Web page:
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June 23, 2021

Climate challenges mount for Pakistan due to sea-level rise, experts warn

 
June 23, 2021

KARACHI: The frequency of tropical cyclones’ formation in the Arabian sea has increased 10 times during last 20 years due to continuous rise in the sea-surface temperature and in the years to come the occurrence of more intense tropical cyclones in feared due to increase in the sea temperature. “In addition to more frequent formation of intense tropical cyclones, rise in seawater temperature is resulting in sea-level rise which can seriously affect coastal ecosystems, destruction of agricultural lands along the coastal belt and may result in mass migration due to loss of livelihood,” former Director General, Pakistan Meteorological Department (PMD) and Regional Program Manager Center for Mountain Development (ICIMOD) Dr. Ghulam Rasool said on Tuesday.

Briefing on the implications of sea-level rise and increasing frequency of tropical cyclones in the Arabian sea to the coastal infrastructure and the Indus delta, Dr. Ghulam Rasool asked Pakistan meteorological scientists to use data from sea-level observations and future projections for applications to coastal climate impact research and risk assessment.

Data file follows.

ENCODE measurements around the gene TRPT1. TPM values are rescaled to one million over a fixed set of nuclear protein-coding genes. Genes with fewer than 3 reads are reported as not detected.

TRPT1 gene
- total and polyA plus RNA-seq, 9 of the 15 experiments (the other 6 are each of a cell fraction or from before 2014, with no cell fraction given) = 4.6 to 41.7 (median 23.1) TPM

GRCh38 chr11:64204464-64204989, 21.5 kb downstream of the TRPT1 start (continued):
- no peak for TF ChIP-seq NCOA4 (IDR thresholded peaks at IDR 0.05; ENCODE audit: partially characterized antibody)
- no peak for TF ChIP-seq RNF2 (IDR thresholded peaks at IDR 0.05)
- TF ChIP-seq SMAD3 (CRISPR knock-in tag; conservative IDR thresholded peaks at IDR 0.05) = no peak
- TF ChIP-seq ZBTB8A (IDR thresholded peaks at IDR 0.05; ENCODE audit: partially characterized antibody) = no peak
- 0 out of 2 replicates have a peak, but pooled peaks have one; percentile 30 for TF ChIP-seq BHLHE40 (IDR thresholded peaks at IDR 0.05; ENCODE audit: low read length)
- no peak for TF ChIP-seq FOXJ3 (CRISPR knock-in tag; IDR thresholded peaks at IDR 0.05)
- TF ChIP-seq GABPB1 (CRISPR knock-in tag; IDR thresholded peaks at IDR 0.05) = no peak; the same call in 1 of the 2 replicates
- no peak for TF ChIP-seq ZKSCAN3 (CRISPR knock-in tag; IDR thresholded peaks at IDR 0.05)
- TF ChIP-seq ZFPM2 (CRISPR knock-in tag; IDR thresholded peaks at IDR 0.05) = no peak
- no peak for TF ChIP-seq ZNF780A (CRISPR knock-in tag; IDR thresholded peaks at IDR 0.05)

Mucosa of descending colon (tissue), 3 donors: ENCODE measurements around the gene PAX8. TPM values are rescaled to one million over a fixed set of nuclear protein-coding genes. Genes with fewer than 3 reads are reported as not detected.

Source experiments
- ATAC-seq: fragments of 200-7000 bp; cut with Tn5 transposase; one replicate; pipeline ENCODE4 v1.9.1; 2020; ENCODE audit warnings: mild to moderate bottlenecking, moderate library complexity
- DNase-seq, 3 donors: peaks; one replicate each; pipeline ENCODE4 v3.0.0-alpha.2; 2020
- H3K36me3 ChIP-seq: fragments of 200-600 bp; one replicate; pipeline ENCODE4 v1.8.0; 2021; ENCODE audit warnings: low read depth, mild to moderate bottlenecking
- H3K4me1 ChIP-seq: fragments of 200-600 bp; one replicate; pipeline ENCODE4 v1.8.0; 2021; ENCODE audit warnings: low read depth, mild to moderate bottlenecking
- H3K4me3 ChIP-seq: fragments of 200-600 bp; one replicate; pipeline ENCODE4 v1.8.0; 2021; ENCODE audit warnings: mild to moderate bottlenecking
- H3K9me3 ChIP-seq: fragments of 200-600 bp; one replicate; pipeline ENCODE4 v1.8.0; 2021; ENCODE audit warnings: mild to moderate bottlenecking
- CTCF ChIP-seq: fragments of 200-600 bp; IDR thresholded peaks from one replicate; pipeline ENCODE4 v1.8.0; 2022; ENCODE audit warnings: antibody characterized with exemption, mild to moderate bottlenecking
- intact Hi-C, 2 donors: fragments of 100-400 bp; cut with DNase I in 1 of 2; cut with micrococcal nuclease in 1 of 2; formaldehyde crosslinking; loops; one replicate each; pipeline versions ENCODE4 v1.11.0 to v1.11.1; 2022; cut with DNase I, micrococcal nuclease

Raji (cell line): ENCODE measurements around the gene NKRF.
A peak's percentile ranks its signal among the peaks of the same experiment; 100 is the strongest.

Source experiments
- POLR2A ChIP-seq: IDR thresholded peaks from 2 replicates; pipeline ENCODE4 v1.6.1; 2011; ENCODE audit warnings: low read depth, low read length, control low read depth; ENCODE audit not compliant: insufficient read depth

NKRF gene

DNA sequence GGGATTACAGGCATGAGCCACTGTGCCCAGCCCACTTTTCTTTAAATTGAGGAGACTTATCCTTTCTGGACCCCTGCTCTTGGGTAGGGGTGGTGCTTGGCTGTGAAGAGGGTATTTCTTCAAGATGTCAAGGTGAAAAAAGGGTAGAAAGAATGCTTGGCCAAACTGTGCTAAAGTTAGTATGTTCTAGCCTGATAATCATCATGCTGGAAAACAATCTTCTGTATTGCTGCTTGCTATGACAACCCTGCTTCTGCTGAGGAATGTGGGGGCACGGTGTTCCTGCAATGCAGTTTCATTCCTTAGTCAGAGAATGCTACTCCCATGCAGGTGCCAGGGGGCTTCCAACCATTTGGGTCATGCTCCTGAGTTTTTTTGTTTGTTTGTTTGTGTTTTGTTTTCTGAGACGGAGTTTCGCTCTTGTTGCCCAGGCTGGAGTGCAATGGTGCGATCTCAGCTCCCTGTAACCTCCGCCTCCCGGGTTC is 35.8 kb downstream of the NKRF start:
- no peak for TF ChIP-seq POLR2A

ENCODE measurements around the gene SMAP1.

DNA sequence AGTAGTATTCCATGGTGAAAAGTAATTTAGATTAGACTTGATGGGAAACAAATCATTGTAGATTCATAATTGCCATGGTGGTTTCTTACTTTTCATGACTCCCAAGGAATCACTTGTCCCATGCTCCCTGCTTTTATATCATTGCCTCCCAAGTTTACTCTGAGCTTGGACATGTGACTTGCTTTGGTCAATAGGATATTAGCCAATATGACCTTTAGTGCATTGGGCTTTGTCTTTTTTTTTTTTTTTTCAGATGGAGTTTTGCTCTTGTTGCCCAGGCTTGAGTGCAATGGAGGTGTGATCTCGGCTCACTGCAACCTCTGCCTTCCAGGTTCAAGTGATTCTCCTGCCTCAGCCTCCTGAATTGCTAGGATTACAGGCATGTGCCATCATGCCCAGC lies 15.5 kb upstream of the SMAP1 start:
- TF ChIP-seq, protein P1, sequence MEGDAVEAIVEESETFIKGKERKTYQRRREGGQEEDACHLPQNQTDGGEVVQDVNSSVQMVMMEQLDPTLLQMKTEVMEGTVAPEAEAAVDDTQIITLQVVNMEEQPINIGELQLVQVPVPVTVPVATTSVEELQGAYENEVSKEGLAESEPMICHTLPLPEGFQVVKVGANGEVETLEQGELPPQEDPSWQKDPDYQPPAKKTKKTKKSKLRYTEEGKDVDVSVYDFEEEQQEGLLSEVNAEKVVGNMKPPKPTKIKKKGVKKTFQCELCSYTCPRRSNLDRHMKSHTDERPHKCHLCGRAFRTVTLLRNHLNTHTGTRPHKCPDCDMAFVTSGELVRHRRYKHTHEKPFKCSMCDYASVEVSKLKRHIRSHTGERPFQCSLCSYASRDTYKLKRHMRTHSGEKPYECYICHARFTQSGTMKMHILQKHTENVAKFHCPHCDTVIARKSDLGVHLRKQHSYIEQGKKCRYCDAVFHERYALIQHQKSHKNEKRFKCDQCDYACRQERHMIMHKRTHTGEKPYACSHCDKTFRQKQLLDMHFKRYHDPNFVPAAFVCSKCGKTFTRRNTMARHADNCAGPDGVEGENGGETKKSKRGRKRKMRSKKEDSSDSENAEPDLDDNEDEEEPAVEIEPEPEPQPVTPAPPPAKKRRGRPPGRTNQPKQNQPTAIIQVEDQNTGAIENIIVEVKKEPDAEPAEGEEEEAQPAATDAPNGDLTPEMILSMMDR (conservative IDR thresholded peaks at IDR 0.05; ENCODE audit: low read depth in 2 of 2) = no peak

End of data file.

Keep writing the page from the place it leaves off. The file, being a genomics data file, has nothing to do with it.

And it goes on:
He was speaking at a three-day online training workshop on “Sea-level rise and implications for Pakistan” jointly organized by the UK Met Office and International Center for Mountain Development (ICIMOD) in partnership with Pakistan Meteorological Department. Director General PMD Dr. Muhammad Riaz, acknowledged the threat to Pakistan’s coastal areas due to to sea-level rise in the near future. Daron Joseph, the lead of UK Met Office team spoke about the contents of the training including both science and projections. This training workshop is supported by the Asia Regional Resilience to a Changing Climate (ARRCC) programme funded by the UK’s Foreign, Commonwealth and Development Office (FCDO). Dr. Ghulam Rasool, who is one of the organizers of the workshop, said this training event is aimed supporting the use of data from sea-level observations and future projections for applications to coastal climate impact research and risk assessment.

“The participants of the training have come from diverse range of academic background from 18 scientific institutions including academia, relevant Government agencies, INGOs and research institutes as well as Pakistan Navy.